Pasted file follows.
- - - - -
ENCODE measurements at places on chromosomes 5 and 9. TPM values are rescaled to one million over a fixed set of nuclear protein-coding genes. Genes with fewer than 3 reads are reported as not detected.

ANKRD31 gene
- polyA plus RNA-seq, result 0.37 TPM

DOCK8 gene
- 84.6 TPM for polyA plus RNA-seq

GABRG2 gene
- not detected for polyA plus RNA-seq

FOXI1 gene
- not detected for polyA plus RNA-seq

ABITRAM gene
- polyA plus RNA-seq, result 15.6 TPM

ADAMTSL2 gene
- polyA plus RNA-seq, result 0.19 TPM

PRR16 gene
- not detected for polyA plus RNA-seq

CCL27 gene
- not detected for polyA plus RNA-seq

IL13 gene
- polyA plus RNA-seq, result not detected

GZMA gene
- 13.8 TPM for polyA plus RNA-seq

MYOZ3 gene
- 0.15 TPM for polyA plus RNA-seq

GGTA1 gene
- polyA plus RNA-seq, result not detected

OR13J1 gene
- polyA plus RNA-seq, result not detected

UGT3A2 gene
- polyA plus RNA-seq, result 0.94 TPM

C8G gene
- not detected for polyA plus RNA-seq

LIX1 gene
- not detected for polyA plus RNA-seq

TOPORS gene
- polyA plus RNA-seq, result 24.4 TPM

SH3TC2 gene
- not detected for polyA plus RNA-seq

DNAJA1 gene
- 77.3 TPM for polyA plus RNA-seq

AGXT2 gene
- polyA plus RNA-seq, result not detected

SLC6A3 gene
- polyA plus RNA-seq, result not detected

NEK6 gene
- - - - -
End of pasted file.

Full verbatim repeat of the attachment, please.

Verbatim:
ENCODE measurements at places on chromosomes 5 and 9. TPM values are rescaled to one million over a fixed set of nuclear protein-coding genes. Genes with fewer than 3 reads are reported as not detected.

ANKRD31 gene
- polyA plus RNA-seq, result 0.37 TPM

DOCK8 gene
- 84.6 TPM for polyA plus RNA-seq

GABRG2 gene
- not detected for polyA plus RNA-seq

FOXI1 gene
- not detected for polyA plus RNA-seq

ABITRAM gene
- polyA plus RNA-seq, result 15.6 TPM

ADAMTSL2 gene
- polyA plus RNA-seq, result 0.19 TPM

PRR16 gene
- not detected for polyA plus RNA-seq

CCL27 gene
- not detected for polyA plus RNA-seq

IL13 gene
- polyA plus RNA-seq, result not detected

GZMA gene
- 13.8 TPM for polyA plus RNA-seq

MYOZ3 gene
- 0.15 TPM for polyA plus RNA-seq

GGTA1 gene
- polyA plus RNA-seq, result not detected

OR13J1 gene
- polyA plus RNA-seq, result not detected

UGT3A2 gene
- polyA plus RNA-seq, result 0.94 TPM

C8G gene
- not detected for polyA plus RNA-seq

LIX1 gene
- not detected for polyA plus RNA-seq

TOPORS gene
- polyA plus RNA-seq, result 24.4 TPM

SH3TC2 gene
- not detected for polyA plus RNA-seq

DNAJA1 gene
- 77.3 TPM for polyA plus RNA-seq

AGXT2 gene
- polyA plus RNA-seq, result not detected

SLC6A3 gene
- polyA plus RNA-seq, result not detected

NEK6 gene